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Working in Mental Health: Is This the Right Career for You?

Working in Mental Health: Is This the Right Career for You?

According to the National Alliance on Mental Illness, 1 in 5 U.S. adults experience mental illness, 1 in 25 U.S. adults experience serious mental illness, and 17% of youth between 6 and 17 years old experience a mental health disorder. Demand for mental health services is growing, and with it, the demand for individuals seeking opportunities to make a positive and lasting impact.

Entry-level positions in the Mental Health field often require only a high school diploma and a valid driver’s license and yet, a career in Mental Health can be very challenging and complex. Why is this? And is a career in Mental Health right for you?

“So much of working with individuals with mental illness is about interpersonal relationships; your ability to read someone’s body language, to adapt to their mood and needs. When I am interviewing someone to join our team, I am looking for certain personality traits, such as patience and self-awareness, which I know will benefit the team and the people we serve.” Allyson Simpson, Assistant Director of Community Services, Allied Services.

“I have worked in the Behavioral Health field for more than 20 years, and it’s a job that keeps on surprising and rewarding me for the time and effort I put in. If you have the desire to help people and have patience and compassion, a career in mental health offers lots of possibilities.”


If you’re considering a career in mental health, here are some questions to ask yourself:

Do you work well with others? One of the surprising aspects of working in community-based mental health programs is the number of different people you’ll come into contact with. In supporting a person with a mental illness to become more independent, you’ll need to interact with physicians, nurses, social workers, psychologists, housing agencies, employment agencies, family members, and many more community members.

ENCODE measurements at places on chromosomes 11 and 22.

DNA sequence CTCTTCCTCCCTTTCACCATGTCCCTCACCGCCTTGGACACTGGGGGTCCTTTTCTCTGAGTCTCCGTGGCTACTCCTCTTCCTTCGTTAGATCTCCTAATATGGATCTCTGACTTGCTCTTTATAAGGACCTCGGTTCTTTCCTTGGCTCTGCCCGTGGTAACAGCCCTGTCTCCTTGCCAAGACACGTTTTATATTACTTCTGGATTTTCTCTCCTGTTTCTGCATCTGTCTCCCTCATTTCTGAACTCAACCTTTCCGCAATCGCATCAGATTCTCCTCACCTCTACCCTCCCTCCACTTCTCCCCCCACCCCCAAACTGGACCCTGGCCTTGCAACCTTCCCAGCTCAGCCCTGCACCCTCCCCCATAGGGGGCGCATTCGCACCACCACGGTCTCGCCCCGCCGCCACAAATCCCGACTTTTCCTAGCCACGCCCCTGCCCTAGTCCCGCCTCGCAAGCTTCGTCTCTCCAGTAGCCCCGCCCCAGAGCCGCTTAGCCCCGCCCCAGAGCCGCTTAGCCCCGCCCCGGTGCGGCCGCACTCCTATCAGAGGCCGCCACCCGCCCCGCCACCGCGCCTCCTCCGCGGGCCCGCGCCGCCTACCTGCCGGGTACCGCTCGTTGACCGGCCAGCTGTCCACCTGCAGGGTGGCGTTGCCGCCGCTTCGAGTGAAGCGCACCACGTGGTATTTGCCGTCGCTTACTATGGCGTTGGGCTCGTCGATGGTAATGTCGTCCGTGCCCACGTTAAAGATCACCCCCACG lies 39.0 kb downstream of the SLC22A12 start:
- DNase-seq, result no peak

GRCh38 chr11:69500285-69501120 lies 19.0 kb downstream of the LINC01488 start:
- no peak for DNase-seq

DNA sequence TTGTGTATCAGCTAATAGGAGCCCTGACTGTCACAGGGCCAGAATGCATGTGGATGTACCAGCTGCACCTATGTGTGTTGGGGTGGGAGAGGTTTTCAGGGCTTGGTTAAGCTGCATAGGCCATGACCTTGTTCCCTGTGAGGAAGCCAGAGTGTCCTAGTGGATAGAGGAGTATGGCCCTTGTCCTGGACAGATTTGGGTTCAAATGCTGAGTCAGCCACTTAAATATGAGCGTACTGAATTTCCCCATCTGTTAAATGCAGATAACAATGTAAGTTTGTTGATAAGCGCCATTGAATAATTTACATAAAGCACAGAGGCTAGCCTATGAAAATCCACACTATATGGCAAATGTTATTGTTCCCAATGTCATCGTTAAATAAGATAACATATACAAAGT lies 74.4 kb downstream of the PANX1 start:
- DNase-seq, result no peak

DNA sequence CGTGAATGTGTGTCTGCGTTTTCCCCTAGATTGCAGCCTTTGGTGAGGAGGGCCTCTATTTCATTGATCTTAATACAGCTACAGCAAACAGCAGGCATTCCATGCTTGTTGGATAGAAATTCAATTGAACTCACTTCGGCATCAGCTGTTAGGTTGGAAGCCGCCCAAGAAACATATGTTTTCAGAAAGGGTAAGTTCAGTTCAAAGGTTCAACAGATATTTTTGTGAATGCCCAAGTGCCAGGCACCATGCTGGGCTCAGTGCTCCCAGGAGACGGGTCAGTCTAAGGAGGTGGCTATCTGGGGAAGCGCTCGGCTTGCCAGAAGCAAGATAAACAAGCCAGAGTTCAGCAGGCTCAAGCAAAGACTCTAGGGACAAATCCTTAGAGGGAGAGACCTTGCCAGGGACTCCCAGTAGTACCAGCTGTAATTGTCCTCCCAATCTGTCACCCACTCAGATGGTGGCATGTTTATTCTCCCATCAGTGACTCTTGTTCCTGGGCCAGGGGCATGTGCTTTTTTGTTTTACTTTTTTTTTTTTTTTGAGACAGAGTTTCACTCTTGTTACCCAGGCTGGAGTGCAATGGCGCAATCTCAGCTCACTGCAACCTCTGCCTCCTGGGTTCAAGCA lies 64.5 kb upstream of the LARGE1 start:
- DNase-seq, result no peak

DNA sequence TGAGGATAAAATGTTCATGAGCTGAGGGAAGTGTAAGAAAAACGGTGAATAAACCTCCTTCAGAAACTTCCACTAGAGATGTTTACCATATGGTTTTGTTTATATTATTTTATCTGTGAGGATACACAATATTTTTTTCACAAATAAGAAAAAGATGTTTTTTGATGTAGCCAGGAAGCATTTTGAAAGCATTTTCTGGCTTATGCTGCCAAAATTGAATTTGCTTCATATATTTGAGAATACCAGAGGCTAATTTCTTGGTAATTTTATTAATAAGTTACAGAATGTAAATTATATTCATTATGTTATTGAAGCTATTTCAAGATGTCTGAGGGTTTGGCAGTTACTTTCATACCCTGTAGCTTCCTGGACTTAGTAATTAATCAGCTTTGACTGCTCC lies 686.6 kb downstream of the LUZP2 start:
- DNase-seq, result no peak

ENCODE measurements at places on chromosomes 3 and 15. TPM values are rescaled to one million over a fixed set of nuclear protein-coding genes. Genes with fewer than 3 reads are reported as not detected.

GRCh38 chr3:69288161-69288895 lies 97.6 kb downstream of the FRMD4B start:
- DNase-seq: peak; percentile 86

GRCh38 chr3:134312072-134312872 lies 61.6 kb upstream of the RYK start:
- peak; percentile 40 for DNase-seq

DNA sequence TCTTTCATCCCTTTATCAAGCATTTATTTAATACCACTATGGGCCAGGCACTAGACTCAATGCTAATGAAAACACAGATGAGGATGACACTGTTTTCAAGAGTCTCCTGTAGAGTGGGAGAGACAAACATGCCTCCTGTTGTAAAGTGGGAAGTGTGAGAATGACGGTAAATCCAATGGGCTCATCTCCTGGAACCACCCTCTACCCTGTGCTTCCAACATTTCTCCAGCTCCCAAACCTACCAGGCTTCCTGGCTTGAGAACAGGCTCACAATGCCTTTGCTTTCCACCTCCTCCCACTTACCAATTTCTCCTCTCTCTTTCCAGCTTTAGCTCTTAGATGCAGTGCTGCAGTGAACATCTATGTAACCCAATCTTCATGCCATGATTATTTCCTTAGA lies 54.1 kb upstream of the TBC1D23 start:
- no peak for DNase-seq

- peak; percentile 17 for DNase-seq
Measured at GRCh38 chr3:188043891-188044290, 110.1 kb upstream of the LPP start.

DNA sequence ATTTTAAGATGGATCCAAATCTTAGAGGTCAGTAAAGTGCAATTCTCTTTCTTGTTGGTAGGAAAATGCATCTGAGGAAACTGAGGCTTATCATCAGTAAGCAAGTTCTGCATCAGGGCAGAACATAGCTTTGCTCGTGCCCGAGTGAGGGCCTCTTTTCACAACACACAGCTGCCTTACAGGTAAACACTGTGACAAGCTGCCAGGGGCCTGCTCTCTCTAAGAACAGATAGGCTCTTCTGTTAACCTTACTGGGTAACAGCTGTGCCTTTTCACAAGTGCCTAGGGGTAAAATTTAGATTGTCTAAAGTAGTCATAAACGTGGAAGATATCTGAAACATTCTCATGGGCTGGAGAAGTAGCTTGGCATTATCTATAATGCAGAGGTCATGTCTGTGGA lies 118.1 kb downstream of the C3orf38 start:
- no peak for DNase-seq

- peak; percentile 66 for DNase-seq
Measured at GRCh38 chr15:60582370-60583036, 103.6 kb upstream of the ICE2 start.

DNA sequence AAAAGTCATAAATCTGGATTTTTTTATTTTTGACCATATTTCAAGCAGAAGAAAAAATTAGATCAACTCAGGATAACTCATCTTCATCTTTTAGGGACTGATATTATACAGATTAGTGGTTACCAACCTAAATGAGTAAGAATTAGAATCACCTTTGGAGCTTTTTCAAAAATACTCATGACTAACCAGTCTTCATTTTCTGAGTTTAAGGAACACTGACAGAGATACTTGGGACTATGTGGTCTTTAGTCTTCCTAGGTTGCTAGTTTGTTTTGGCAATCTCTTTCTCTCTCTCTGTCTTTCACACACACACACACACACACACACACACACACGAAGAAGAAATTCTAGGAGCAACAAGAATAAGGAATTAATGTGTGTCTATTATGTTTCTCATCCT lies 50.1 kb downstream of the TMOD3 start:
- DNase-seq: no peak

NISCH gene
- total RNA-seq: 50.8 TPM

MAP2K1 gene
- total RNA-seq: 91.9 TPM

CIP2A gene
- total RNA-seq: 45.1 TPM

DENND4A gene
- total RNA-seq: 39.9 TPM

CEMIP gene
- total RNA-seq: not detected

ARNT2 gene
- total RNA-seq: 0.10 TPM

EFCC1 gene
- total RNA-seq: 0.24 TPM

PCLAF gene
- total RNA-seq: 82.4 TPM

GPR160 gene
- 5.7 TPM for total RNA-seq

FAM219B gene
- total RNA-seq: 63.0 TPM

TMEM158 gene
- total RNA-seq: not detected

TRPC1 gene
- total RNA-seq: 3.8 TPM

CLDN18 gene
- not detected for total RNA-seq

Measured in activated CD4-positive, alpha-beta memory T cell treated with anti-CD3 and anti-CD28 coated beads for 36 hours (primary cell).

“Not only do you receive training on the job, you are also exposed to many different professions. This can be a gratifying aspect of the job and an opportunity to connect with other parts of your community.”

Are you compassionate? Compassion is an important trait we look for in a new team member. While you may never be able to fully understand what it is like to live with a mental illness, compassion can help you to stop and take the time to listen to the person you are trying to support.

“Patience is a must for our mental health workers. A large part of our work is in teaching core life skills that our residents missed the opportunity to pick up earlier in life. This can be especially hard for people who are symptomatic. Perhaps they are hearing voices or struggling with negative thoughts. You may need to repeat the message and training again and again, or break it down into manageable sections just to get through to that person. It will take time and you’ll need to be patient, but the results can be very rewarding.”

Are you self aware? Often, those closest to us know what “buttons” to push to make us mad or upset. The same can be true when we work closely with residents in a mental health setting. Knowing what your triggers are and how to prevent yourself from reacting negatively can help you to be more effective in providing consistent and stable support to residents.

“Often, working with people suffering with a mental illness is uncomfortable. You may have to have difficult conversations about personal boundaries, and in order to do this, you need to be comfortable with yourself and know how to manage your own feelings.”

Are you flexible? Although there is a lot of repetition in mental health work, no two days are the same. Workers need to be able to adapt to their surroundings in order to succeed.

“When you come to work, you don’t know how your residents are going to be feeling that day. They may be feeling full of energy and ready to take on the day and all that you had planned. Or they may not feel able to get out of bed. Being able to adapt will help you to be a better source of support for the people you work with.”

Are you good at reading people? Mental health workers receive regular training and support to be able to understand and support people with mental illness. However, the ability to read body language and to pick up on small social and physical cues is one of the most valuable skills a mental health worker can acquire.

“Someone in throes of mental illness may not be capable of communicating their needs or what they’re experiencing. That’s why observation and awareness are so important. Being able to read the resident’s mood will help you to decide on the next step, whether that’s giving them space, removing them from an over stimulating environment or helping them to focus.”

A basic grounding in mental health conditions will help you to be aware of what your clients may be experiencing and how best to support them as you work towards their goals. Click here for a guide to mental health conditions.